Glen Ford, Black Agenda Report - Prison populations have increased more than seven-fold since 1970, when the mass Black incarceration regime was set in motion. If incarceration was rolled back to 1970 levels, 86 percent of current prisoners would be released.
The current political “awakening” in Black America is essentially a long delayed resistance to the mass Black incarceration regime imposed nearly half a century ago as a national response to the Black liberation movements of the Sixties. This “New Jim Crow,” as Michelle Alexander describes it, is a "comprehensive and well-disguised system of racialized control that functions in a manner strikingly similar” to the “old” Jim Crow that was defeated during the Civil Rights era. The new regime was different than Jim Crow, in that it was a national policy, whose beginnings can be traced to the Law Enforcement Assistance Administration , created in 1968 to fund, train and coordinate the activities of local and state law enforcement agencies. The LEAA and its successors played the central role in militarizing and vastly expanding both urban and rural police forces. SWAT teams sprouted in virtually every city and county as shock troops of counter-insurgency, providing armor and firepower to what the Black Panther Party had already described as “armies of occupation” in Black communities – north, south, east and west.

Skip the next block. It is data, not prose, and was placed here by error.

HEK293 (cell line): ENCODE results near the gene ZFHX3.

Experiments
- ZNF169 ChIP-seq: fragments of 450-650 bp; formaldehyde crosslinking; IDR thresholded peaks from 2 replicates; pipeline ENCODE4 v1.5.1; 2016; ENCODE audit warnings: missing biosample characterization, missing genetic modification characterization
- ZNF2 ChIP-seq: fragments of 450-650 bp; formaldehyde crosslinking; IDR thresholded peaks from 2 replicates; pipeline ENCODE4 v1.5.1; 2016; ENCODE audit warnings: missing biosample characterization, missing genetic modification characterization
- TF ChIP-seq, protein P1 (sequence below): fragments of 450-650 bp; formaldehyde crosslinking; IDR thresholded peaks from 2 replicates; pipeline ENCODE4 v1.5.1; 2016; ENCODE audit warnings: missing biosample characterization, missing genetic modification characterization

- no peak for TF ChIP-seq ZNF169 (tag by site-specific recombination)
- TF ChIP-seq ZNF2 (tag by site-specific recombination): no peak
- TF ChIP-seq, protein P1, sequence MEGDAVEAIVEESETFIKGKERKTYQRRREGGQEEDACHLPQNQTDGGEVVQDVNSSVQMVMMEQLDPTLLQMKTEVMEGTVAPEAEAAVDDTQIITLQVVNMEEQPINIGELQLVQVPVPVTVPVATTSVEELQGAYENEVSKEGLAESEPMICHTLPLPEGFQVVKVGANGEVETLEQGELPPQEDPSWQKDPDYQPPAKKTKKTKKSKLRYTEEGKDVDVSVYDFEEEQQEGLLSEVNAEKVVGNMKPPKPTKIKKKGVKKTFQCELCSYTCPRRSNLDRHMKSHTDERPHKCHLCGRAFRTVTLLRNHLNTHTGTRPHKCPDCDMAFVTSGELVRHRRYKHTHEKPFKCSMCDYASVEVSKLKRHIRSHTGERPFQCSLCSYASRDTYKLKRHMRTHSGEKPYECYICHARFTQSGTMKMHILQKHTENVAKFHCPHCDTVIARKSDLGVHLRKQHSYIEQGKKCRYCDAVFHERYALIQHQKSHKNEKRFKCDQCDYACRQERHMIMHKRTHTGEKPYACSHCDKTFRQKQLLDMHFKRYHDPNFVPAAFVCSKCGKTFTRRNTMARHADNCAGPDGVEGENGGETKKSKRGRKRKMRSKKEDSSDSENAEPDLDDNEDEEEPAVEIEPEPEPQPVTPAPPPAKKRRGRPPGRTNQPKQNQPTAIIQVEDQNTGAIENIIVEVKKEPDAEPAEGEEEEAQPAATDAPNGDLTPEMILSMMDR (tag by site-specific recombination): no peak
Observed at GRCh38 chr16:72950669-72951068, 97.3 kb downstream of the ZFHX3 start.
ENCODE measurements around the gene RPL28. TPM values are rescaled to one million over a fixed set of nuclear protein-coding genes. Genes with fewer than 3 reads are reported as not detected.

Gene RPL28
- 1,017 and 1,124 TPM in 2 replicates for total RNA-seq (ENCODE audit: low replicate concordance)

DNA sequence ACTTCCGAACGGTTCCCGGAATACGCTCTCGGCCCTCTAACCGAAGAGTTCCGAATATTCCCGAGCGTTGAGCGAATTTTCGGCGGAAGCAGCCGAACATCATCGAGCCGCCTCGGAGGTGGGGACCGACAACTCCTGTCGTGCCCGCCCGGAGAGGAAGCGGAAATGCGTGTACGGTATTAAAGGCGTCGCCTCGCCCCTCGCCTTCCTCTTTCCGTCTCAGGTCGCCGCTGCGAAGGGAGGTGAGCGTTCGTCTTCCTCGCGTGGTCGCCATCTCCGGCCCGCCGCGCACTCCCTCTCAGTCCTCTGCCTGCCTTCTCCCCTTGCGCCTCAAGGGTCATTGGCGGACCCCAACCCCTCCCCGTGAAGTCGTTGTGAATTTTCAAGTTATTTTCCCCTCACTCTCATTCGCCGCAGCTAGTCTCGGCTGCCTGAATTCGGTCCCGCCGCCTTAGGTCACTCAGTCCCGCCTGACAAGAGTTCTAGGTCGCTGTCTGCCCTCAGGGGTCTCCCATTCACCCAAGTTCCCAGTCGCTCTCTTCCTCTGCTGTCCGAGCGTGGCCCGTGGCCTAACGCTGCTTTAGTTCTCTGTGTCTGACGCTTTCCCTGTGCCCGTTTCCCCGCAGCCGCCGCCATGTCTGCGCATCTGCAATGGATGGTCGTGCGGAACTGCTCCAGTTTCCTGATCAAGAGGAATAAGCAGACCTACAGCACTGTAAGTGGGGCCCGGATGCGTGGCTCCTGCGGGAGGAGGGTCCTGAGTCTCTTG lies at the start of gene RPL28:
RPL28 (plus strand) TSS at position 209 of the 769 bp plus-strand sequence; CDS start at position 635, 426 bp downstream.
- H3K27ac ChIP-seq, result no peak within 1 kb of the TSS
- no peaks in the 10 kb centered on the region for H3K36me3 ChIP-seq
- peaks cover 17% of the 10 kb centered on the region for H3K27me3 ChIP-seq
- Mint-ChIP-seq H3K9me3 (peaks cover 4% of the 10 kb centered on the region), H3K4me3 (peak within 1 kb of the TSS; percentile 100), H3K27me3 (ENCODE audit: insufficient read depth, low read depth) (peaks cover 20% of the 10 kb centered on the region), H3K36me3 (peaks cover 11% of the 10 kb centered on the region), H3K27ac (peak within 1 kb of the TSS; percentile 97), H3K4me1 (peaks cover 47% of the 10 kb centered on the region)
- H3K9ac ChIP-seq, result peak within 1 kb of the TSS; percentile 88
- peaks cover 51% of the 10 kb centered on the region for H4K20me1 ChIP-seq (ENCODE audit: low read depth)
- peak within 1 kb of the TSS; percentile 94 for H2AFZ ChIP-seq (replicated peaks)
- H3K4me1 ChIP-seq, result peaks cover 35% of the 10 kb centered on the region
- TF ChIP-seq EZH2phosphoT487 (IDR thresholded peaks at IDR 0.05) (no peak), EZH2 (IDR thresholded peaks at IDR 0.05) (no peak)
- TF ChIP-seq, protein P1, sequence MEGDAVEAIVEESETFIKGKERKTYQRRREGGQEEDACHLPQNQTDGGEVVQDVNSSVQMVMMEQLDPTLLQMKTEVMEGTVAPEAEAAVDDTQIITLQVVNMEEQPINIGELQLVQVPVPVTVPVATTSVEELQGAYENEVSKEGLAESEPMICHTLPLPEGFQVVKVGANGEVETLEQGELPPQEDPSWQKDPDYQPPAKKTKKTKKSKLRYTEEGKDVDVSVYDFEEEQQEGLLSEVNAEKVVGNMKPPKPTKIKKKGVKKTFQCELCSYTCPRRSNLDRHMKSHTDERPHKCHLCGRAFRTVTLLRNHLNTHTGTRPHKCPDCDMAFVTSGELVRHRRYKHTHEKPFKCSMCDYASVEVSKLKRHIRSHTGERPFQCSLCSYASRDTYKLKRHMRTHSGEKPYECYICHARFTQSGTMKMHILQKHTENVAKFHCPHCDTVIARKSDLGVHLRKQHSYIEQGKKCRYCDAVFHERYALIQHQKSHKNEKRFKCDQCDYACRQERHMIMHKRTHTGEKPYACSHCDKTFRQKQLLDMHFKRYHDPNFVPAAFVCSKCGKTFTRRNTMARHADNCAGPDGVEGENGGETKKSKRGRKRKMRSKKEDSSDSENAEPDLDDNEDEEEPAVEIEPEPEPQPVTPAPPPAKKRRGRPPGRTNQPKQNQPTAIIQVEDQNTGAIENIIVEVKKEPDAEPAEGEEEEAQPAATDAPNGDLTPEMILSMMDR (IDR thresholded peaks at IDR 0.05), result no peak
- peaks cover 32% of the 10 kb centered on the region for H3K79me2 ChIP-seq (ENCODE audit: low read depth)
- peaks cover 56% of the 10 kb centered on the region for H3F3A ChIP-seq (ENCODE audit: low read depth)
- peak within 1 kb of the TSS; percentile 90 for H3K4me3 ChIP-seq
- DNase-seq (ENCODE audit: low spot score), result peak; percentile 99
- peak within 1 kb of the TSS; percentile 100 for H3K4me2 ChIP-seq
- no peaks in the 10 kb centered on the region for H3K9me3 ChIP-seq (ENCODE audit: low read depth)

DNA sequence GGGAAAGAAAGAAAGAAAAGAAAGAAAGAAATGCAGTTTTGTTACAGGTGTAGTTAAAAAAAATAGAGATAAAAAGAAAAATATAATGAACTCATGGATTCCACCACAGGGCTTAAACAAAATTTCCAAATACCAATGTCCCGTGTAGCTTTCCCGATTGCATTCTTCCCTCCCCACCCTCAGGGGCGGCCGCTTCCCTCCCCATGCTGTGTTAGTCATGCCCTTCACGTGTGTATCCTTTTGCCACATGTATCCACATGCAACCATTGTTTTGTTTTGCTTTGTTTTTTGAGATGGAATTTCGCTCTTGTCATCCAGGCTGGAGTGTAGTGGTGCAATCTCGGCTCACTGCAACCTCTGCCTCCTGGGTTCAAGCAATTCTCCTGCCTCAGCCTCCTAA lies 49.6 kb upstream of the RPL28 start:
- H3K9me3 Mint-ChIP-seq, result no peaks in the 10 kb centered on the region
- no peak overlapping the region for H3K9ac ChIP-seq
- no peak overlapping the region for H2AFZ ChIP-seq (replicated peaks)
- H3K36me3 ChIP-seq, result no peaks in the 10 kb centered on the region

President Richard Nixon declared his so-called War on Drugs in 1971 and created the Drug Enforcement Assistance Administration the next year. The federal drug offensive was purposefully conceived, as Alexander and others have documented, as a War On Blacks, designed to criminalize a whole people and thus achieve Jim Crow-like levels of social control over the nation’s most despised and volatile group. “Well-disguised” or not, the mass Black incarceration regime has been remarkably successful. Incarceration rates – especially for Blacks – began their dramatic rise around 1970, after a decade of relatively flat figures. Within the space of a single generation, African Americans would comprise one out of every eight prison inmates on the planet, and Black society would be in tatters.
Yet, there was still no coherent resistance from the entrenched Black political class, joined at the hip with the national Democratic Party and in constant pursuit of individual mobility or symbolic – and ultimately meaningless – tokens of group recognition. In 1986, half the Congressional Black Caucus endorsed 100-to-1 penalties for crack cocaine possession, condemning hundreds of thousands of their constituents to draconian prison terms.
Twenty-eight years later, in June of 2014, just two months before a Ferguson, Missouri, cop gunned down Michael Brown and set off the current “awakening,” only eight Black members of Congress – just 20 percent of the Black Caucus – voted for a measure that would have ended the Pentagon’s role in militarizing local police departments; the rest voted “Nay” or abstained.